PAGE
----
Making Small-Group Leaders Part of the Team

We must be finding and building Small-Group Leaders constantly.

Leading a small group ministry is an extraordinary opportunity. Too often, those of us who pilot this ministry think like small group leaders and miss one important fact… We are no longer shepherding a group of twelve, we are now managing a movement. Small Groups max out. Movements grow, and managing a growing movement demands the building of people and teams of people. We must be finding and building small group leaders constantly. If not, we will find ourselves needing coaches and division leaders but have no one prepared to take on those important roles.

We have all been inundated with information outlining what small group leaders need. We have probably concluded that small group leaders need to be consistently encouraged, need ongoing training, need the resources necessary to accomplish what they are expected to achieve, need a meaningful relationship with the individual directly overseeing their work, and that the vision must purposefully and continuously be revisited with small group leaders. If you did not have all of that, now you have it in just a few short sentences. Enjoy! However, if this is all we do to train small group leaders we will have linear leaders and no future higher level leaders.

My experience has shown that small group leaders not only need these things, they also require being part of a team, a team that not only makes decisions, but also works together to make the vision a reality. When small group leaders feel like they are part of this important team, a team that sees the bigger picture and is involved in painting that picture, they will be enthusiastic about staying on board for a lifetime and moving up the ladder of leadership.

Those of us who spearhead small group ministries have some specific responsibilities if we are going to let small group leaders know they are part of the Small Group Ministry team and if we are going to find and nurture future higher level leaders. A few of these would include:

  1. Share the vision with them. Vision focuses the team.

  2. Involve them in creating the goals for the ministry. Goals energize the team.

  3. Involve them in determining a strategy to accomplish the goals. Strategies organize the team.

  4. Allow them to be involved in the work. Being on task together grows the abilities of the members of the team.

  5. Evaluate the work with the team. Evaluating together builds future team leaders.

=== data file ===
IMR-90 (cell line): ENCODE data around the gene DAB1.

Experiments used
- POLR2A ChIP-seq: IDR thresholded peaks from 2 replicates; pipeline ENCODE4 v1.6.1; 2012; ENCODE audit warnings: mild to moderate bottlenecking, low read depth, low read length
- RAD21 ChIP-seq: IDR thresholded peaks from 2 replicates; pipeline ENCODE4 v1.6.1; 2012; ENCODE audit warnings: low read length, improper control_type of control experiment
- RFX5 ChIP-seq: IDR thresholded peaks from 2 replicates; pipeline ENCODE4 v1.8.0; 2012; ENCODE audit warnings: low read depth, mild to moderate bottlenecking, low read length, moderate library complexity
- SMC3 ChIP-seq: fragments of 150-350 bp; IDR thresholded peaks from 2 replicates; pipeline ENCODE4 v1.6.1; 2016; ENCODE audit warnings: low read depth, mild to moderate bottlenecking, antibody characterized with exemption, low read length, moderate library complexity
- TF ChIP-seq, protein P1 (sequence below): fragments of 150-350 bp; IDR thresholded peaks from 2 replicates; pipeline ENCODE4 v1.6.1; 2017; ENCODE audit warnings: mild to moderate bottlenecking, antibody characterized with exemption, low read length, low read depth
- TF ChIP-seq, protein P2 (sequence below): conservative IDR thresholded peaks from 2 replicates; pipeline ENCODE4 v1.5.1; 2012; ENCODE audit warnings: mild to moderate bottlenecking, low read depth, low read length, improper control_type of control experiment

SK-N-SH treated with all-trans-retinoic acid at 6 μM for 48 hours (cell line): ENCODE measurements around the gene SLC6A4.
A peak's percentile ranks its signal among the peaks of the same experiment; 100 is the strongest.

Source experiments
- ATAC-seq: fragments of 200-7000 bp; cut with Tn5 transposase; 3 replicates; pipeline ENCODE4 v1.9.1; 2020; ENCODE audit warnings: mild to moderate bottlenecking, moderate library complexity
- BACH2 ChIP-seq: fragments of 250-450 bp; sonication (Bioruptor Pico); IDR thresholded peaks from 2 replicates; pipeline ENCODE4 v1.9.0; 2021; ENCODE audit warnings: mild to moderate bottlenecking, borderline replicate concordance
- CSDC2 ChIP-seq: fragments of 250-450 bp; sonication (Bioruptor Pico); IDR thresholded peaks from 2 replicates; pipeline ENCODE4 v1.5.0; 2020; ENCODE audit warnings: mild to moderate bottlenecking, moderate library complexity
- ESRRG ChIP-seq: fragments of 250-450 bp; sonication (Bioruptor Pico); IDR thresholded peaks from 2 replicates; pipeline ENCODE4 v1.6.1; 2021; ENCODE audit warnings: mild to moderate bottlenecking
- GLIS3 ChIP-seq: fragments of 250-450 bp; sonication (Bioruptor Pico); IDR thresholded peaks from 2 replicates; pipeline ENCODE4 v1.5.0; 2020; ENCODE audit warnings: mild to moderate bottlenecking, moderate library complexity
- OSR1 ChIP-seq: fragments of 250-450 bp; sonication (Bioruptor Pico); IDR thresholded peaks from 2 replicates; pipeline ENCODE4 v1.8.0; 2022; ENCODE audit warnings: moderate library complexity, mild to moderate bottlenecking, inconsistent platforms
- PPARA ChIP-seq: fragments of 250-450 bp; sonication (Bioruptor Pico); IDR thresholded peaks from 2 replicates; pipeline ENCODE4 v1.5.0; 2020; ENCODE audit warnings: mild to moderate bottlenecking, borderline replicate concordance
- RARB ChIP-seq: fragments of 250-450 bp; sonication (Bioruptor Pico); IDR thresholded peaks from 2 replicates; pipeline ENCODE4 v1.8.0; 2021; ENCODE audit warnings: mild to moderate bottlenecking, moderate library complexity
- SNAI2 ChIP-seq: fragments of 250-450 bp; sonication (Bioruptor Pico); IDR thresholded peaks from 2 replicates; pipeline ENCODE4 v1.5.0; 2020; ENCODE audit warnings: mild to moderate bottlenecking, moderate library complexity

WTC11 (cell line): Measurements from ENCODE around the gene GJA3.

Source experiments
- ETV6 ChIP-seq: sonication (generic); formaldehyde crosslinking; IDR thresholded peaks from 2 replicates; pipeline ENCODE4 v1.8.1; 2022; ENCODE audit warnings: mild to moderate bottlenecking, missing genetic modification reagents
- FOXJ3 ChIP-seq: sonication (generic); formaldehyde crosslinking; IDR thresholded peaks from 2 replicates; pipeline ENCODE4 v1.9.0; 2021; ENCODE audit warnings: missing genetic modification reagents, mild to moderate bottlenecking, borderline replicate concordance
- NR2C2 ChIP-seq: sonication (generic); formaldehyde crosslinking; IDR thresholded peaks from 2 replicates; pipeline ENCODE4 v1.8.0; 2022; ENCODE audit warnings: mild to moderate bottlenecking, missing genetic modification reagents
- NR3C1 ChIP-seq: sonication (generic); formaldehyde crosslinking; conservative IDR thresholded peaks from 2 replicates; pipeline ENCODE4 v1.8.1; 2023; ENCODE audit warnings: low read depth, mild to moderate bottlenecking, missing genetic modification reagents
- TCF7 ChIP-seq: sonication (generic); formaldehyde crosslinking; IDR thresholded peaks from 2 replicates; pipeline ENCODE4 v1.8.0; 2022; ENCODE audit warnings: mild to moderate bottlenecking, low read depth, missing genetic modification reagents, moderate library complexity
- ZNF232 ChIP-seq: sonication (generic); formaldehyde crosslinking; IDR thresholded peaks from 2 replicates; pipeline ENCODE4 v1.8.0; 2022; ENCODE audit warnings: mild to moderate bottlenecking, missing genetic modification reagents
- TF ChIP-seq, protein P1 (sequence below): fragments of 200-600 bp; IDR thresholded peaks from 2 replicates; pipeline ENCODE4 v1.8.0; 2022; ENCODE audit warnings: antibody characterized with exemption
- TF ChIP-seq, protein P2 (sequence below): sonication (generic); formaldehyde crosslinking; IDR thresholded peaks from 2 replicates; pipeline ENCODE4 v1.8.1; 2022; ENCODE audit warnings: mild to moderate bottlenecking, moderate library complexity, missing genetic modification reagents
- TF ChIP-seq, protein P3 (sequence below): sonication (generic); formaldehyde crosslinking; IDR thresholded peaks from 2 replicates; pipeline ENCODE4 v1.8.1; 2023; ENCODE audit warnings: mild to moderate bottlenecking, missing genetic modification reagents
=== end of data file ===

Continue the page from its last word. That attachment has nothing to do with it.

6. Celebrate accomplishments as a team. Celebration unifies the team forever.

In order to create multi-dimensional leaders and see who has what it takes to lead well at higher levels of leadership, we must put each small group ministry team member in a setting where we can spot their leadership potential. The "8 Y's of Team" are necessary to strengthen any small group leader and are especially helpful in evaluating at what level of leadership someone can function effectively as the ministry grows. Lead all of your teams to welcome and live out the following and you will be able to more effectively train small group leaders as well as find future high level leaders:

  1. Interdependency—Being mutually dependent on one another.

  2. Synergy—All parts of the team working together to accomplish more than individuals on the team could accomplish alone.

  3. Creativity—Giving team members the freedom to craft new ideas and concepts to accomplish stated goals.

  4. Equality—Each team member being aware that they are of equal importance to the team leader and in the eyes of the rest of the team.

  5. Accessibility—Building meaningful team relationships by covenanting to be available for one another emotionally, spiritually, and financially 24/7.

  6. Personal Responsibility—Every team member realizing they must perform well individually so that the team can accomplish that which they are doing together.

  7. Accountability—Each team member is accountable to the team for those responsibilities assigned to them.

  8. Unity—Each team member doing whatever is necessary to keep unity between team members.

As we train our small group leaders, we must give them more than what is mentioned in paragraph two of this article. We must give them opportunities for growth as both leaders and future high level leaders. When a small group leader proves themselves by being able to work well with a team on an assigned task force, you will have not only a stronger small group leader but someone who may take over for you when you are gone. There is no greater complement.

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